There is a horrible and very public divorce case going on now, pitting Bai MacFarlane vs. Bud MacFarlane. [Not the Bud MacFarlane of the Reagan scandals, by the way.] They were, up to now, professional Catholics. He runs the Mary Foundation, and has written Catholic apocalyptic novels. She was the happy Catholic mom who home schooled their four boys.
Then he dumped her.
One of the public issues in this case has been whether the civil courts should take any account of the religious vows, and the decisions of the religious courts, in determining custody.
I was drawn by another issue. He did not want to pay enough child support to allow her to stay home and continue home schooling their children. Instead, he sued to make her get a job. The court sided with him; she refused to comply; he got custody and put the kids in school, including full day care for the two year old.
The court was forced to judge whether an at-home, home-schooling spouse had a right to keep living the life to which she had become accustomed – indeed, to which she was religiously committed – or whether each individual is obliged to get a job and be self-supporting. Thus far, the court has taken the individualist side of this argument, not the marital side.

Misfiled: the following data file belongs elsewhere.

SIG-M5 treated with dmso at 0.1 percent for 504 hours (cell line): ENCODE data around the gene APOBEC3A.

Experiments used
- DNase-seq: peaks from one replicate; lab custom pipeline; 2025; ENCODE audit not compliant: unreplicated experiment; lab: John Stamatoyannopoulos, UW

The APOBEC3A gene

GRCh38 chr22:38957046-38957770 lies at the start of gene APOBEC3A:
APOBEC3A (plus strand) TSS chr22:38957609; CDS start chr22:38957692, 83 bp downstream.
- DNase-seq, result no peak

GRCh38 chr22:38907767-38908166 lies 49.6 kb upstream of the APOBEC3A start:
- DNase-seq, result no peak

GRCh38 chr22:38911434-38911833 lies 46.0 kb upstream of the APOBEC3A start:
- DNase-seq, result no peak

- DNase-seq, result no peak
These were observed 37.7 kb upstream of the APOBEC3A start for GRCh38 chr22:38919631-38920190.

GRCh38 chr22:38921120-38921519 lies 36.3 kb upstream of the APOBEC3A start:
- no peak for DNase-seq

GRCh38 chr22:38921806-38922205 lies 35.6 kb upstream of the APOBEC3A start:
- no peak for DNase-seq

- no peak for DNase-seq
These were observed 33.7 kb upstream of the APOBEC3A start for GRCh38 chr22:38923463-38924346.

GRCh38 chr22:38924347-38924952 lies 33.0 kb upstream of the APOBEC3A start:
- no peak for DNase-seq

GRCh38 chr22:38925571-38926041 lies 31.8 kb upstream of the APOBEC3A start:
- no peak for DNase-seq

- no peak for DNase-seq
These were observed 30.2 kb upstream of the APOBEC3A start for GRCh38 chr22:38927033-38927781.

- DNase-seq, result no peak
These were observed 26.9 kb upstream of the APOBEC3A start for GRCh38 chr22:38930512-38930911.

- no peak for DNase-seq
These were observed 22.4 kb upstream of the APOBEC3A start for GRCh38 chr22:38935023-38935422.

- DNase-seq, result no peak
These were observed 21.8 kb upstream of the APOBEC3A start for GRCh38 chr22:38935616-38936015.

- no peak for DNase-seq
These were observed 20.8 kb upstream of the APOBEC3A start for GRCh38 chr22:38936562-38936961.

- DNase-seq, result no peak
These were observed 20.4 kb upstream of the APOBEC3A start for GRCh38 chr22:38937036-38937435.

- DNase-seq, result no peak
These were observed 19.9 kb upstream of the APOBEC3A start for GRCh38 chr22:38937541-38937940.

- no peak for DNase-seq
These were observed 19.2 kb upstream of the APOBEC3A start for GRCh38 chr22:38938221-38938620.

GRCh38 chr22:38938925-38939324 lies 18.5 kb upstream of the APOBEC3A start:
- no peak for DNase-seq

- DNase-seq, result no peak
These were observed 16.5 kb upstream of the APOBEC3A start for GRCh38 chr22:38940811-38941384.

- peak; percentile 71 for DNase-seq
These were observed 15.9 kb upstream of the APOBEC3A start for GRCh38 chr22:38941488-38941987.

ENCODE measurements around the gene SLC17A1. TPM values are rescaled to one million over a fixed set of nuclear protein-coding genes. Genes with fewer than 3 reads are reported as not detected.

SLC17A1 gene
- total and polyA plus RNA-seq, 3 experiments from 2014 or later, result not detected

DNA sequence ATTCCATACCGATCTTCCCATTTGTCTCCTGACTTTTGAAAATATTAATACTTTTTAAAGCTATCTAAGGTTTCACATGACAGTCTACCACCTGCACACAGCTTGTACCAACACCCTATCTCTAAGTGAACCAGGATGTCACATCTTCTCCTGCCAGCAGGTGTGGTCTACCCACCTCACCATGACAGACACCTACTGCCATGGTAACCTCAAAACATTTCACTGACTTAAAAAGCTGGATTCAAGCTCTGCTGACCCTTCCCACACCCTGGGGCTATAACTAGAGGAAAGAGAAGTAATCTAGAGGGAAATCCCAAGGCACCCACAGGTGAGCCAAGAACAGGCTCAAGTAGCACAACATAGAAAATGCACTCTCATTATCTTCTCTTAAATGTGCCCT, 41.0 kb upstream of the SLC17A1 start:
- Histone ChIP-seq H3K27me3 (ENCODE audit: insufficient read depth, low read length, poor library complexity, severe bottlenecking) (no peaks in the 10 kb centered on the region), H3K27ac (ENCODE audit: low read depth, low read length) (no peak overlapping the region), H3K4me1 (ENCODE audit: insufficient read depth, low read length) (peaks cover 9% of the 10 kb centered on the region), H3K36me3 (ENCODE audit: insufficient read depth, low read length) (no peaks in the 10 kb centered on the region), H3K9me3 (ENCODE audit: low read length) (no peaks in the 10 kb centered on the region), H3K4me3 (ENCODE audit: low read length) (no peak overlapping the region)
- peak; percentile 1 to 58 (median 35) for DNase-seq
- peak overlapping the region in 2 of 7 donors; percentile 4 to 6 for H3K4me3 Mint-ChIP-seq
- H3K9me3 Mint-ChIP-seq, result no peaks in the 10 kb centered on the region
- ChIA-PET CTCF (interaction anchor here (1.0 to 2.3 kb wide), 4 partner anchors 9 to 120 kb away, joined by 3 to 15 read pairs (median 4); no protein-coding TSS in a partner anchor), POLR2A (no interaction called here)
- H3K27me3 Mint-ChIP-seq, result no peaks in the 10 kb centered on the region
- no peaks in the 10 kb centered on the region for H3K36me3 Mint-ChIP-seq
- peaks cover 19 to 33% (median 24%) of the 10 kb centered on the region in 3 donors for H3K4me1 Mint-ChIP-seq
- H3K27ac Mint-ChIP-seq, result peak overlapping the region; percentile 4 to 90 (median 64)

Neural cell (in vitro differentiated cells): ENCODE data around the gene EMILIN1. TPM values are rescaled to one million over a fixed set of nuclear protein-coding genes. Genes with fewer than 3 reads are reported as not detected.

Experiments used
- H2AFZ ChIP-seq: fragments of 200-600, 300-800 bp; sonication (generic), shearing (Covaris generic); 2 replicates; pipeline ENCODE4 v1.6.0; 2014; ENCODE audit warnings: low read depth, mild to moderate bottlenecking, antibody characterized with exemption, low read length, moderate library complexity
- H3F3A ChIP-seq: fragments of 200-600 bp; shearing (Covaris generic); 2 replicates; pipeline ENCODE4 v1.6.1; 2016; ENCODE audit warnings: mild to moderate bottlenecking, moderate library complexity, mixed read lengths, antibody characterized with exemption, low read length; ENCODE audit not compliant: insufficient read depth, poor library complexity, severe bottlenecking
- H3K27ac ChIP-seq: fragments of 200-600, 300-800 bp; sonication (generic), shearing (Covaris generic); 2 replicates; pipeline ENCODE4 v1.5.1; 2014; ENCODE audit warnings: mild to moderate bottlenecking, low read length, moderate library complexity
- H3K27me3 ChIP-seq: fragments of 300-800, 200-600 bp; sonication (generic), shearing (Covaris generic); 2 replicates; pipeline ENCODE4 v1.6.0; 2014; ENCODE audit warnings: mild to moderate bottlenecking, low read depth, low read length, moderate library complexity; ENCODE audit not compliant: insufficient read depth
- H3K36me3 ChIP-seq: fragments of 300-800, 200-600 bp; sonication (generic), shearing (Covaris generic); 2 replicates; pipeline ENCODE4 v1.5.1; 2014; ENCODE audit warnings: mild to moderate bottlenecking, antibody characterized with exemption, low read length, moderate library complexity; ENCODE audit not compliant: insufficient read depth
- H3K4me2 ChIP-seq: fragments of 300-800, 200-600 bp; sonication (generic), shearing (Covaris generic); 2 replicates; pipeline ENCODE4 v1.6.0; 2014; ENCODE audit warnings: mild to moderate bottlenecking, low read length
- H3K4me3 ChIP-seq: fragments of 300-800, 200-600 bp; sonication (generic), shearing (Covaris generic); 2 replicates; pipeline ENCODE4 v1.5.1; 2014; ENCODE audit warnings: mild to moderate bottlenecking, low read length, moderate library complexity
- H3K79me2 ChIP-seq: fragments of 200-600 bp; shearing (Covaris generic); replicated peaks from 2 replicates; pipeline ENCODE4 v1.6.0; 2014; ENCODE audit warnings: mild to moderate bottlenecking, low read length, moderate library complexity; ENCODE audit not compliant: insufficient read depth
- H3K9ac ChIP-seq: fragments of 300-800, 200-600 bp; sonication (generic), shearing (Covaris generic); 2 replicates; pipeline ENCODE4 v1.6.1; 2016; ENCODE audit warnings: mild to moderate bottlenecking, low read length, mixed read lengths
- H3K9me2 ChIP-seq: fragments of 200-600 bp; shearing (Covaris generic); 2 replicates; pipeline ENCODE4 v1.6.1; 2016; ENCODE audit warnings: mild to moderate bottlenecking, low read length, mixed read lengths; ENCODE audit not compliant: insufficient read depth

I asked a family court judge whether no fault has a presumption against home schooling. He replied that “DIVORCE has a bias against home schooling, fault or no-fault.” In theory, a fault standard of divorce would give the innocent spouse some claim for continuing to get enough support to keep home schooling. In practice, though, “the majority of the time most courts (in my opinion) would likely find such a result inequitable in the event that it rendered the ‘at-fault’ spouse unable to maintain some semblance of a residence. And, in most circumstances, it would.”
Most institutions in our culture now presume two incomes for a middle class or better life. This is not simply an economic fact, but is the result of legal and policy decisions to treat everyone as an individual before the law, and not as part of a family, or even a marriage. No-fault divorce laws do presuppose two-income marriages – but so does the rest of social life.